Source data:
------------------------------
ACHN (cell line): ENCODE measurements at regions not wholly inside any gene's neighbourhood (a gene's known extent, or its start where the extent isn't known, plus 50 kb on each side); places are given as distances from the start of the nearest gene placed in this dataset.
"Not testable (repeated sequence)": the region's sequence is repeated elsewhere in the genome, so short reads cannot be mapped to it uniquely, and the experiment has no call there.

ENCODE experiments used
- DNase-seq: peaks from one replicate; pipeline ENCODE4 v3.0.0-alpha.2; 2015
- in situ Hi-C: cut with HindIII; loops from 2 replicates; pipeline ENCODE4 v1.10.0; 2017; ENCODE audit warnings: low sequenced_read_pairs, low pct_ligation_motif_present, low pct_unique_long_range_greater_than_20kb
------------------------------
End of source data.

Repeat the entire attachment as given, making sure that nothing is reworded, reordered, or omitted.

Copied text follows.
ACHN (cell line): ENCODE measurements at regions not wholly inside any gene's neighbourhood (a gene's known extent, or its start where the extent isn't known, plus 50 kb on each side); places are given as distances from the start of the nearest gene placed in this dataset.
"Not testable (repeated sequence)": the region's sequence is repeated elsewhere in the genome, so short reads cannot be mapped to it uniquely, and the experiment has no call there.

ENCODE experiments used
- DNase-seq: peaks from one replicate; pipeline ENCODE4 v3.0.0-alpha.2; 2015
- in situ Hi-C: cut with HindIII; loops from 2 replicates; pipeline ENCODE4 v1.10.0; 2017; ENCODE audit warnings: low sequenced_read_pairs, low pct_ligation_motif_present, low pct_unique_long_range_greater_than_20kb